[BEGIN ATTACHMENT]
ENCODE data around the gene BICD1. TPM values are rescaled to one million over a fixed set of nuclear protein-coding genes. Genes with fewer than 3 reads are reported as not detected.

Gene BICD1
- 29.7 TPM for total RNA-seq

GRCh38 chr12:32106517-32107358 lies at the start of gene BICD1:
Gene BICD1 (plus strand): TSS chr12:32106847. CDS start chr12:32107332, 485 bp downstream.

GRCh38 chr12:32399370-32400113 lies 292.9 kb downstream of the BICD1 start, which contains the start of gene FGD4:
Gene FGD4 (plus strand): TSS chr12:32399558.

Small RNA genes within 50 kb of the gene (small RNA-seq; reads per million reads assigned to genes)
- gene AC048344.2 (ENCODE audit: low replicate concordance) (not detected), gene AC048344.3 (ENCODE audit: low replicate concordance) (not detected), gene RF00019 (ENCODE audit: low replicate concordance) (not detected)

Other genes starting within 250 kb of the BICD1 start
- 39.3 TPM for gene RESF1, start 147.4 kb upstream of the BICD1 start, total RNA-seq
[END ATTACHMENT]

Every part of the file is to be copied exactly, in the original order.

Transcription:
ENCODE data around the gene BICD1. TPM values are rescaled to one million over a fixed set of nuclear protein-coding genes. Genes with fewer than 3 reads are reported as not detected.

Gene BICD1
- 29.7 TPM for total RNA-seq

GRCh38 chr12:32106517-32107358 lies at the start of gene BICD1:
Gene BICD1 (plus strand): TSS chr12:32106847. CDS start chr12:32107332, 485 bp downstream.

GRCh38 chr12:32399370-32400113 lies 292.9 kb downstream of the BICD1 start, which contains the start of gene FGD4:
Gene FGD4 (plus strand): TSS chr12:32399558.

Small RNA genes within 50 kb of the gene (small RNA-seq; reads per million reads assigned to genes)
- gene AC048344.2 (ENCODE audit: low replicate concordance) (not detected), gene AC048344.3 (ENCODE audit: low replicate concordance) (not detected), gene RF00019 (ENCODE audit: low replicate concordance) (not detected)

Other genes starting within 250 kb of the BICD1 start
- 39.3 TPM for gene RESF1, start 147.4 kb upstream of the BICD1 start, total RNA-seq